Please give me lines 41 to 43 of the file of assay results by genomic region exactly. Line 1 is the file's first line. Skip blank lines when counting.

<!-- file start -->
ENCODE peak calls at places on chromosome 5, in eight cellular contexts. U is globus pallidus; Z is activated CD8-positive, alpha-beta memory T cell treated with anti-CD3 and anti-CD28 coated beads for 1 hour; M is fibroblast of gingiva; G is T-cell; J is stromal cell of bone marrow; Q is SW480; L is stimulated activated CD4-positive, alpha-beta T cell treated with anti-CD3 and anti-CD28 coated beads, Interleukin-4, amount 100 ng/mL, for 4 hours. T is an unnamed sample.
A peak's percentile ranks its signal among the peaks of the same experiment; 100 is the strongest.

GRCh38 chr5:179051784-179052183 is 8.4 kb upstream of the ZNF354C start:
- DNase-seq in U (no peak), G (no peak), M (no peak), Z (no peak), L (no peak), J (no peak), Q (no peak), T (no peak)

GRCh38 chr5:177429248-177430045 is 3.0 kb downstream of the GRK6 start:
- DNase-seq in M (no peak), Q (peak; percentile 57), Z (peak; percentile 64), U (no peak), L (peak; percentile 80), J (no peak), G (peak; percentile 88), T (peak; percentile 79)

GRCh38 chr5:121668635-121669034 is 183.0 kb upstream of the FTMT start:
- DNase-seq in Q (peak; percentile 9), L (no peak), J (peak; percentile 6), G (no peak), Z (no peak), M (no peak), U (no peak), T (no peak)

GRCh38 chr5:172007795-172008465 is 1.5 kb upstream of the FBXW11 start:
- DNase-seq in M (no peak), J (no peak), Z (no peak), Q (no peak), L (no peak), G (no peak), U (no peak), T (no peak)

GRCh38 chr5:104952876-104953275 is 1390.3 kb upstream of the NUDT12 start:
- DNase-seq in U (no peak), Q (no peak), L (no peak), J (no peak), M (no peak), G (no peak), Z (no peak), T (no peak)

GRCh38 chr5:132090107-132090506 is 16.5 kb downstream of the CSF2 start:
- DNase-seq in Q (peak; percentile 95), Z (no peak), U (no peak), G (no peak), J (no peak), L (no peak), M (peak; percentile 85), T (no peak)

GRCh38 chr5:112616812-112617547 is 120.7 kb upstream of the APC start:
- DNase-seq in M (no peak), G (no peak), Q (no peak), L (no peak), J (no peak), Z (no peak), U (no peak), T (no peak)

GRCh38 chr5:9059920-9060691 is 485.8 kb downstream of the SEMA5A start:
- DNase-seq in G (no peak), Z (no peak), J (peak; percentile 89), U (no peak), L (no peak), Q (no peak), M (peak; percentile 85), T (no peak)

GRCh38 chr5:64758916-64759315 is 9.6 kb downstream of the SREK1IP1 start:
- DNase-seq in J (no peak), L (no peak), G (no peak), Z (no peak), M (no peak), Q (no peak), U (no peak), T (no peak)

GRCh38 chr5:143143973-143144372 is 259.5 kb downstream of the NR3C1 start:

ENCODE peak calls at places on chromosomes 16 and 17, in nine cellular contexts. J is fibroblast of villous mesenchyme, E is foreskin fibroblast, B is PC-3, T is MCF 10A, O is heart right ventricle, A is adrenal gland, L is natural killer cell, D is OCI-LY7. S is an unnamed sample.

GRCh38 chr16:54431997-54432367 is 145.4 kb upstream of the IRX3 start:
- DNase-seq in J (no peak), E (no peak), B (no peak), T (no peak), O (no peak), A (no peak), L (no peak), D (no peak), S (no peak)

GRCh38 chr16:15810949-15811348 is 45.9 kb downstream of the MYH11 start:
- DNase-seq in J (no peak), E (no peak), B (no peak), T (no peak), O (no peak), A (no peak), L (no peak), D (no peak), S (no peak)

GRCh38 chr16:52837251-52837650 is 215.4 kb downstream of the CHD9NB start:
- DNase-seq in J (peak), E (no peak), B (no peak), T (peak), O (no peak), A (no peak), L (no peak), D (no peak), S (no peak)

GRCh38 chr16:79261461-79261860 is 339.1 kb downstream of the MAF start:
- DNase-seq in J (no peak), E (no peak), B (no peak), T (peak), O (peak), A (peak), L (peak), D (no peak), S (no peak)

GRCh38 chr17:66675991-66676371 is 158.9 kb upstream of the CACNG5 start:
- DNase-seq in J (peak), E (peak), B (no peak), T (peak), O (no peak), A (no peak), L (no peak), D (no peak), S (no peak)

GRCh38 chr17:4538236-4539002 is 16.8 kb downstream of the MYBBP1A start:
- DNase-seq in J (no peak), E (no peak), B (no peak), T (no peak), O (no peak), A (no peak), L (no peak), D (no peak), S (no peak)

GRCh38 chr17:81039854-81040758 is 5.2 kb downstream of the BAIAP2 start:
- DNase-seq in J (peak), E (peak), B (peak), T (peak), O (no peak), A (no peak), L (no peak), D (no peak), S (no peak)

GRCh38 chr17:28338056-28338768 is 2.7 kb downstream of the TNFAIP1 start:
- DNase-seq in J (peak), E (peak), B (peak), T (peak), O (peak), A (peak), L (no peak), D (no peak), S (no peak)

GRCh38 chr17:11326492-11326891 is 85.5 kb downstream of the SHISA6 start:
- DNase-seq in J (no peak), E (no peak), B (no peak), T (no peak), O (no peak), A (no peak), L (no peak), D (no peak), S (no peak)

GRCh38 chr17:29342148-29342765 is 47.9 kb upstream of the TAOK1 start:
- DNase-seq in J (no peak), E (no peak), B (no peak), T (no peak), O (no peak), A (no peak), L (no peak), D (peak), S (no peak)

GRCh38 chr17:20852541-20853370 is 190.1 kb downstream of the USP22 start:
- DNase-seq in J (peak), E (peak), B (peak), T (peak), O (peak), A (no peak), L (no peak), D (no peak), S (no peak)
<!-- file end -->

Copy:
GRCh38 chr17:29342148-29342765 is 47.9 kb upstream of the TAOK1 start:
- DNase-seq in J (no peak), E (no peak), B (no peak), T (no peak), O (no peak), A (no peak), L (no peak), D (peak), S (no peak)

GRCh38 chr17:20852541-20853370 is 190.1 kb downstream of the USP22 start: